UPDATE 3-Ford profit beats forecasts on record N.America margins

* Ford posts profit of 40 cents/shr vs Street 30 cents/shr

* Vehicle prices up $800 mln in Q3 worldwide

* North American earnings offset European weakness

* Ford sees at least $1.5 bln loss in Europe this year

DETROIT, Oct 30 (Reuters) - Ford Motor Co posted on Tuesday a third-quarter profit that trounced Wall Street forecasts, driven by higher vehicle prices and record profit margins of 12 percent in North America.

Worldwide, Ford earned $800 million more through price increases than it did last year. Half that jump came from North America, where Ford has earned more than $2 billion and posted margins over 10 percent for three quarters in a row.

The No. 2 U.S. automaker's strength in North America offset the effects of the sharp industry downturn in Europe, where Ford expects to lose at least $3 billion over the next two years, as well as its lagging position in growth markets, such as China.

Ford posted a pre-tax operating profit of $2.2 billion, or 40 cents per share, beating analysts' average estimate of 30 cents per share, according to Thomson Reuters I/B/E/S. In North America, Ford earned $2.3 billion with a 12 percent operating margin.

``Twelve percent segment margins is just insane,'' said Jefferies analyst Peter Nesvold, who has a ``buy'' rating on Ford.

North America will continue to ``carry the load'' for Ford as its units in Europe, Asia and South America find their footing and cement their market position, Chief Financial Officer Bob Shanks said during a call with analysts and reporters.

Operating margins in North America are unlikely to be as high in the fourth quarter due to higher spending in areas like engineering and advertising, Shanks said.

Ford's margin on its automotive business overall was 6.3 percent in the third quarter. Ford is aiming for overall margins of between eight and 10 percent by the middle of the decade.

In the third quarter, Ford lost $468 million in Europe. It earned $9 million in South America. It also earned $45 million in Asia Pacific and Africa, the first profit for that region since the second quarter of 2011.

Ford's strong showing in North America reflects the benefits of Chief Executive Alan Mulally's ``One Ford'' strategy to build more cars and trucks on five global platforms by the middle of the decade from the current nine platforms.

``We're at the relative start of that around the world, led by North America,'' Mulally said on a conference call.


Ford hired Mulally as CEO in 2006 to steer the automaker's turnaround in North America, which began in late 2005 with the ``Way Forward'' plan engineered by Mark Fields, who had led North and South American operations for 7 years.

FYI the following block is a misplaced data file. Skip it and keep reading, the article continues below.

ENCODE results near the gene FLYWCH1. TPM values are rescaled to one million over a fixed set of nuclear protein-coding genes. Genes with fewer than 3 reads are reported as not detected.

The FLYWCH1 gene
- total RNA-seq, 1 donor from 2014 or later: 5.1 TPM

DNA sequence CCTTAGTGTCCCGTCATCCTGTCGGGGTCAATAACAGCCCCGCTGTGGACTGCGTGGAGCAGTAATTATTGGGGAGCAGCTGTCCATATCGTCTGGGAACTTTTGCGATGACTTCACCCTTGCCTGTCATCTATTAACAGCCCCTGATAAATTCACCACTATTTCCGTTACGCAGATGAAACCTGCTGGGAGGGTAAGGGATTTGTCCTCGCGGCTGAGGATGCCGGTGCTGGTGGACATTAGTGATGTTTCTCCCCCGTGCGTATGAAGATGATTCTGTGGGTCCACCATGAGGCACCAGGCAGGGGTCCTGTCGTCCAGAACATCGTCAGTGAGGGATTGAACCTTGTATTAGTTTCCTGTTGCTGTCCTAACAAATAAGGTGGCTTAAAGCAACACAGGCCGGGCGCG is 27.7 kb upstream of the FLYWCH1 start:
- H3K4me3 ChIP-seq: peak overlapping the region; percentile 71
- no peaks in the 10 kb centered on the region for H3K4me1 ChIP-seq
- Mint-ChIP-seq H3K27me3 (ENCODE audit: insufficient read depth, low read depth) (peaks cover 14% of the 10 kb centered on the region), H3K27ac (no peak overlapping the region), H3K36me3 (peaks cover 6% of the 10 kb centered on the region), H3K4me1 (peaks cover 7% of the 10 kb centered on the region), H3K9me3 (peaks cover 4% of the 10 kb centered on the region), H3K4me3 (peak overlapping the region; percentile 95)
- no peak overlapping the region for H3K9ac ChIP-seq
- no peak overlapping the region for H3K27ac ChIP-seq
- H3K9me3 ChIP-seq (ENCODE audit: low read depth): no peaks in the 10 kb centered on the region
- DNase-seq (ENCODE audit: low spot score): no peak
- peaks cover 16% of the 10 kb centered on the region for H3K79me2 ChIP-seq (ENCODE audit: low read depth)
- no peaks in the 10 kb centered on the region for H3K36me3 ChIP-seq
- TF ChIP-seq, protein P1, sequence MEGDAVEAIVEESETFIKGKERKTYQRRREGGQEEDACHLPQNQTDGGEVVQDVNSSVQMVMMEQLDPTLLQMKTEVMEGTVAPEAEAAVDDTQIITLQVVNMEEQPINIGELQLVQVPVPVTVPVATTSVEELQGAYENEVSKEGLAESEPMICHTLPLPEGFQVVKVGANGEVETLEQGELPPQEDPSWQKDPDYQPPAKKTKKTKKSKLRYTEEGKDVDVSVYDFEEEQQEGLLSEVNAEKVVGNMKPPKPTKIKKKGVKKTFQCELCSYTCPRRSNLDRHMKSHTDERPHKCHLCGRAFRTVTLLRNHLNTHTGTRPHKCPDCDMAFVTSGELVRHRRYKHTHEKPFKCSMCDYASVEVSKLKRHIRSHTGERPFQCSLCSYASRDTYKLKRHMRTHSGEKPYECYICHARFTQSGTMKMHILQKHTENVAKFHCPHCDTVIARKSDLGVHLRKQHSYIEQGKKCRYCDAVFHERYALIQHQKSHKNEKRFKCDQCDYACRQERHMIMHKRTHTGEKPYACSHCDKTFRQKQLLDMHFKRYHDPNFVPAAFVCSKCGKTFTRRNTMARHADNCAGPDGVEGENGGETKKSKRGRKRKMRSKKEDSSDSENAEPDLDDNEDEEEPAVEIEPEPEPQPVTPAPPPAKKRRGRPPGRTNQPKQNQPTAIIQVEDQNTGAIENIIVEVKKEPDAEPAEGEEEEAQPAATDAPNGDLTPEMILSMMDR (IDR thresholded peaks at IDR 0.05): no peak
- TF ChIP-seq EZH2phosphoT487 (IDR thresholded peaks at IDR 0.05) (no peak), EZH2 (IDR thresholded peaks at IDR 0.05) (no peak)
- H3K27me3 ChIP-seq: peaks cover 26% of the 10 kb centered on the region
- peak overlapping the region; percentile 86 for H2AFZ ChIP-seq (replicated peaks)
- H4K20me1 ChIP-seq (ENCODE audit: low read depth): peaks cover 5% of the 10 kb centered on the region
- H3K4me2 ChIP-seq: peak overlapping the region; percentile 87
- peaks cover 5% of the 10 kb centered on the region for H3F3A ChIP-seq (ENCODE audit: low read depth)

From 2006 to 2009, Ford cut capacity in North America by a little more than one-fifth, Nesvold, the Jefferies analyst, has estimated. Higher prices garnered an additional $10 billion in revenue from 2006 to 2010.

Ford's restructuring during the U.S. auto industry's peak helped the company avoid the government financing needed to keep U.S. rivals, General Motors Co and Chrysler Group LLC , afloat in 2009.

This plan will serve as a blueprint for Ford's restructuring of Europe, although there are limits on how much Ford can draw from its past experiences, Shanks said. Ford of Europe is ``much, much leaner'' than the U.S. operations were in 2006, he said.

``Europe isn't North America,'' Shanks said. ``It clearly has excess capacity - which we're addressing - but if you look in other areas, it's very lean. We actually want and need to invest in other areas in the business to grow the top line.''

Last week, Ford announced three plant closures in Europe to cut costs by as much as $500 million. Executives also left open the possibility of further actions if a recovery in Europe fails to materialize.

Ford is taking steps to keep its European inventory at around 40 days supply, down from the typical 50 days, in line with tepid demand. Nevertheless, Ford is launching 15 new or refreshed models in Europe over the next five years.

In the first nine months of this year, Ford lost around $1 billion in Europe. Ford expects to lose at least $1.5 billion in the region this year, and another $1.5 billion in 2013.

Ford expects to U.S. industry-wide auto sales will be 14.7 million this year. It forecast European sales of about 14 million.

Ford's third quarter revenue fell 3 percent to $32.1 billion, better than the $30.9 billion expected by analysts. Net income in the quarter was about $1.6 billion, or 41 cents a share, on par with results from last year.